Sunday, February 9, 2014

Creative Freedom and Seagull Heads

Size the hat to the head of the person wearing it before you begin.  
Make sure the beak is short enough so the wearer can see!

Every time I've worked with someone new on a creative project, I've always learned something new.  Everyone has their strengths and weaknesses and we all bring something unique to the table of creativity. 

After gluing your beak on the appropriately sized baseball cap,
cut many strips of felt about 1-1/2 inches wide.

Slice the felt into tabs, and then round off the edges of each tab to make feathers.

Using a glue gun, glue each strip of felt feathers onto your cap, beginning at the bottom rim of the cap.

If you're going to ask for help from people, they might ask for very specific directions on how to do the task you've assigned them. Or, they just might want some creative freedom to do it their own way.

Continue making smaller and smaller circles, overlapping the feathers as you go.

Either way, be careful to give clear directions but still allow for some variation in the finished result.  Appreciate that the finished product might look different than you had originally planned, and that's ok. Sometimes I have problems with this myself, but years of working in a preschool changed the way I look at things.  You can give ten children the same set of materials and every one of them will use them in a different way.  Many times you'll be astounded and impressed with their results.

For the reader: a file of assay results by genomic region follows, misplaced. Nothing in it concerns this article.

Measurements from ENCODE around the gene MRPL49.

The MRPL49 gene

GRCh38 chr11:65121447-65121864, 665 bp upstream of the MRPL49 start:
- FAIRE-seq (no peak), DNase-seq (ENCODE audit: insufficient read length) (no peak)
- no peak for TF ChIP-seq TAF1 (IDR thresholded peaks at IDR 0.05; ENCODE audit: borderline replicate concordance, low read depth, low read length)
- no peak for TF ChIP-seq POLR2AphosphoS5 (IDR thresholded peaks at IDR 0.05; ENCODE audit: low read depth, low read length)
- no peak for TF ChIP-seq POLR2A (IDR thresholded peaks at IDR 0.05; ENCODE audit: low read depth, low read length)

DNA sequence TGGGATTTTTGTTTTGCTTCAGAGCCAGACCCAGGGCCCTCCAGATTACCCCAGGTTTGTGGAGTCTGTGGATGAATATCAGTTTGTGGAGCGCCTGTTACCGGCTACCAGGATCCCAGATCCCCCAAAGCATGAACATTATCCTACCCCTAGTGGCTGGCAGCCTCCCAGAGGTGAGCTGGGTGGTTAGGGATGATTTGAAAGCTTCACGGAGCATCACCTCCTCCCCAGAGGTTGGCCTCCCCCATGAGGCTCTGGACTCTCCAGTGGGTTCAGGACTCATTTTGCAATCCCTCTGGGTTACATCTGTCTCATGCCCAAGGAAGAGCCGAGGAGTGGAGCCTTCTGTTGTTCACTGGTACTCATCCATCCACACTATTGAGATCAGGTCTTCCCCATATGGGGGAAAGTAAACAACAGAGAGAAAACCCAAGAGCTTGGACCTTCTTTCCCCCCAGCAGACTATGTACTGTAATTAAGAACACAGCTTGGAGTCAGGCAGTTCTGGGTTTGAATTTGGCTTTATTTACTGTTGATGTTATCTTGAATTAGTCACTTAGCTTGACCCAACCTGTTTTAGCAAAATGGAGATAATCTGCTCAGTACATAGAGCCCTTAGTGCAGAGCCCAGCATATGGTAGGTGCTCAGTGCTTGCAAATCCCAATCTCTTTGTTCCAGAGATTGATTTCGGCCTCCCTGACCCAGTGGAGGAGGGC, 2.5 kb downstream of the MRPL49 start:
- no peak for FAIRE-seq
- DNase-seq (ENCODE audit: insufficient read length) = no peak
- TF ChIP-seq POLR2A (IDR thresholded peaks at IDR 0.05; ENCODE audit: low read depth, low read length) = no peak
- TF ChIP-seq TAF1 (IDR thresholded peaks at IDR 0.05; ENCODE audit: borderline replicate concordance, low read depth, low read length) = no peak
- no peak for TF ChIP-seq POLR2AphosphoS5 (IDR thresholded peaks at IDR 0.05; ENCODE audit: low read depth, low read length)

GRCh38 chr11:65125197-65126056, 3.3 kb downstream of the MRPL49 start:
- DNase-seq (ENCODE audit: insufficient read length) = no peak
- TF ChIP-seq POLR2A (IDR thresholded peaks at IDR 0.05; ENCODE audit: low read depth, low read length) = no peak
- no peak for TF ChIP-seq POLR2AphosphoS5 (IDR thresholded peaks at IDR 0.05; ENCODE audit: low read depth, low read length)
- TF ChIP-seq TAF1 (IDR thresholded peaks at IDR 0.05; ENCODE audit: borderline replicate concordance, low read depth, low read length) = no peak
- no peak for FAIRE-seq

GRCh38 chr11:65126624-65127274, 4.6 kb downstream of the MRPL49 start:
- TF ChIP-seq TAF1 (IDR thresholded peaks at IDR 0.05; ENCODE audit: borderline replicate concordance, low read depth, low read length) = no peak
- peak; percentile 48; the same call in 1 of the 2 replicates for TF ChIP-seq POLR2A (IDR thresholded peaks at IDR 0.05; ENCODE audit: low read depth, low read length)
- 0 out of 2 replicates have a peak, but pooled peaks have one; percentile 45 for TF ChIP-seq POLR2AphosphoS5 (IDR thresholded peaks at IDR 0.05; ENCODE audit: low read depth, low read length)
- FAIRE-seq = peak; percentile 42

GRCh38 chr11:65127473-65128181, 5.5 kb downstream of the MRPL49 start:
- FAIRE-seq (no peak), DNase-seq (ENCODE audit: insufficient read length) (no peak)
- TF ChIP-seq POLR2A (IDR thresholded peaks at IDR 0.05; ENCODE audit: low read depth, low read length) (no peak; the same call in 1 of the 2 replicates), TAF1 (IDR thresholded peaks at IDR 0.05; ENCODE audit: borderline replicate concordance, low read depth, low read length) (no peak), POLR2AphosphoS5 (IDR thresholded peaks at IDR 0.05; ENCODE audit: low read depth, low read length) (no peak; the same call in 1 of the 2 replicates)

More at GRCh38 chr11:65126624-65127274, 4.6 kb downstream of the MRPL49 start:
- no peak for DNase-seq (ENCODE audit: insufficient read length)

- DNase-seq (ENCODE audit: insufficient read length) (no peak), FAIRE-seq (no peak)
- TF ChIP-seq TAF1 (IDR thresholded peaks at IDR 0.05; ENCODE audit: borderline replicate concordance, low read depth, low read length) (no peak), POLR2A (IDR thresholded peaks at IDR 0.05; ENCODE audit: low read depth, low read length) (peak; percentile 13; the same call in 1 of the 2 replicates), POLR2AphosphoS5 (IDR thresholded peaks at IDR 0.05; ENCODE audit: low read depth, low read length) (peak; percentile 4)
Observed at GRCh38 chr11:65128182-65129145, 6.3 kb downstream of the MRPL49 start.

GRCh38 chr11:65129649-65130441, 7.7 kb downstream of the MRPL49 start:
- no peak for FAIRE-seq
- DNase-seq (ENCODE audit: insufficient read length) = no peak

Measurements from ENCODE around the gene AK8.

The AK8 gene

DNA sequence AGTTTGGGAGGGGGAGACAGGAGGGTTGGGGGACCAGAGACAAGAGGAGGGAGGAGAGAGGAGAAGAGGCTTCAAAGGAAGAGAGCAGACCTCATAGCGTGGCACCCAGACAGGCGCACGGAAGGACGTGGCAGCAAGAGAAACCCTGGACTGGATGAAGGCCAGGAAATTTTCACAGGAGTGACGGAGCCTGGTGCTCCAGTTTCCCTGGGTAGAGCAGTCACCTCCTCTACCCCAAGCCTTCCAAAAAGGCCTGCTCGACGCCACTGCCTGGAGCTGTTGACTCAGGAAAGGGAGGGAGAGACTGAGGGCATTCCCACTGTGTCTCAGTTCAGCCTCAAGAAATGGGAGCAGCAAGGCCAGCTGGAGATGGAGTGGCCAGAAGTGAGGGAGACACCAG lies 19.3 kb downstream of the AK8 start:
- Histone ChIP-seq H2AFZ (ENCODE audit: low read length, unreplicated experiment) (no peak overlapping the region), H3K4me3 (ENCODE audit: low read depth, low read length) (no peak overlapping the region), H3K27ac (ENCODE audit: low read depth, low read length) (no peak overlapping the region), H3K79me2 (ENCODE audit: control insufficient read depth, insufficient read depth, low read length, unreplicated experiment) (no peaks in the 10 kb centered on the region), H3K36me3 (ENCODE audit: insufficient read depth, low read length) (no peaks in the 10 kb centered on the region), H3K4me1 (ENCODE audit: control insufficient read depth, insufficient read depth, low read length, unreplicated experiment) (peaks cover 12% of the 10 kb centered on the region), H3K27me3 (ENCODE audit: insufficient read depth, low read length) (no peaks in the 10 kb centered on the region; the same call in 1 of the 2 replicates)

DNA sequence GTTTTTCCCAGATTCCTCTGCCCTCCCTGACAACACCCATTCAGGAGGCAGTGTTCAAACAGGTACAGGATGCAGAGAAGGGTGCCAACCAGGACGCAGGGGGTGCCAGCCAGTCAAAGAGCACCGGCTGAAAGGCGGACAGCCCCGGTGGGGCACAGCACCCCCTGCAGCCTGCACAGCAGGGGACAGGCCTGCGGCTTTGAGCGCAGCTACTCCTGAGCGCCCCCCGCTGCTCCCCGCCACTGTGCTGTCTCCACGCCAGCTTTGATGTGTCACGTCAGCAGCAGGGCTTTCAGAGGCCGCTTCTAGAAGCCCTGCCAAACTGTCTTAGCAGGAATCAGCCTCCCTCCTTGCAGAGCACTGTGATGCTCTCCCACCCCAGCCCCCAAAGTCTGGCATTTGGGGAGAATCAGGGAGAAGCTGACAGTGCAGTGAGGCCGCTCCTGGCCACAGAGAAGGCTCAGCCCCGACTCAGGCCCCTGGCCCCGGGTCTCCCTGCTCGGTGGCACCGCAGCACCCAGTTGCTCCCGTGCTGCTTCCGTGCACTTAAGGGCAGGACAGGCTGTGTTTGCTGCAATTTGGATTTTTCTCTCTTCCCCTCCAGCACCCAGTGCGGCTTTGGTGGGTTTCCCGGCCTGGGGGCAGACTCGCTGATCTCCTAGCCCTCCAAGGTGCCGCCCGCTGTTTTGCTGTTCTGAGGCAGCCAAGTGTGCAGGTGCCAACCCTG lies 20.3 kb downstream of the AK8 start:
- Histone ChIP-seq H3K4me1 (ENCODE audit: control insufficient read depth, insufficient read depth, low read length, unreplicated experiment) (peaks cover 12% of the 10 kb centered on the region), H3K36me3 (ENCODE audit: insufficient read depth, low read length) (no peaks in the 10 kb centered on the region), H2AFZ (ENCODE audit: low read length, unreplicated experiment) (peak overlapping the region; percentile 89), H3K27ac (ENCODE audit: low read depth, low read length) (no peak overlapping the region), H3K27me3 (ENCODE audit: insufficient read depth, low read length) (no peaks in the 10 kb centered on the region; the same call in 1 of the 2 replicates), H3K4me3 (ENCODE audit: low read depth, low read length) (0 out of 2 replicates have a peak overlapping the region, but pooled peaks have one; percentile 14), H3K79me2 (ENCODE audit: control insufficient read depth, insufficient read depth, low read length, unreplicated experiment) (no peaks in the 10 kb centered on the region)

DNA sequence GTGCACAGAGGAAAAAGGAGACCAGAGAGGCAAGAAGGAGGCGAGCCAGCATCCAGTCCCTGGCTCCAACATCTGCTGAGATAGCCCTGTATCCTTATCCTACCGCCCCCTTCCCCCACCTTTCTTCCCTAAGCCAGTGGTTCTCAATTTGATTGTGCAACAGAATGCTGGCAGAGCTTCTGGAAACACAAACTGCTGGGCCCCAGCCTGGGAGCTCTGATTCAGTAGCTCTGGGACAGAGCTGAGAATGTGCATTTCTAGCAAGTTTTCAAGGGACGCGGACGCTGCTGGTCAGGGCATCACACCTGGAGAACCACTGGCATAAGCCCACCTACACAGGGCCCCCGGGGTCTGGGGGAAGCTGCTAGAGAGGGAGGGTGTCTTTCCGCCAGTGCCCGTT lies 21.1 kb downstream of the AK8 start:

Add an extra strip of feathers on any side necessary to ensure that the center
of the open circle stays roughly near the top of the hat.

Last year I asked a parent to paint two mermaids for me.  She asked me what color scheme, and I asked her what she had in mind.  She told me, and it was something I had never thought of.  The results were AWESOME.  Whenever you ask for help, it becomes a collaborative vision, not just YOUR vision.

Glue on eyeballs of concentric circles in black, white and grey.
Glue a vertical feather on the very top,  just for the sheer heck of it.

Appreciate your helpers, and realize that they'll only enjoy what they're doing if you let them have enough creative freedom to be proud of their creations.


  1. Great did you make the beak?

    1. I crumpled up newspapers and taped them together with masking tape until I had the shape that I wanted - that's why each one looks a little different. Then I paper machéd each one only on the top. I gave each one about 3 layers (I use Bounty Paper towels for that and just a thick flour and water mixture) and the dried beak was nice and hard (knock on it with your knuckles) I cut the masking tape on the underside and pulled the newspaper out.

    2. Once I had a nice, beak in the shape that I wanted and the underside was empty of newspaper, I believe I gave it one more layer of paper mache underneath - adds strength and makes it looks nicer. When that is dry, I cut the wider end of the beak to match the circumference of the hat, and glued it on the brim with a hot glue gun. I like hot glue better than the cool glue because it sticks much better - watch out for your fingers, though! Hope this helps! If you make one, or a different animal, let me know how it goes! Good luck!!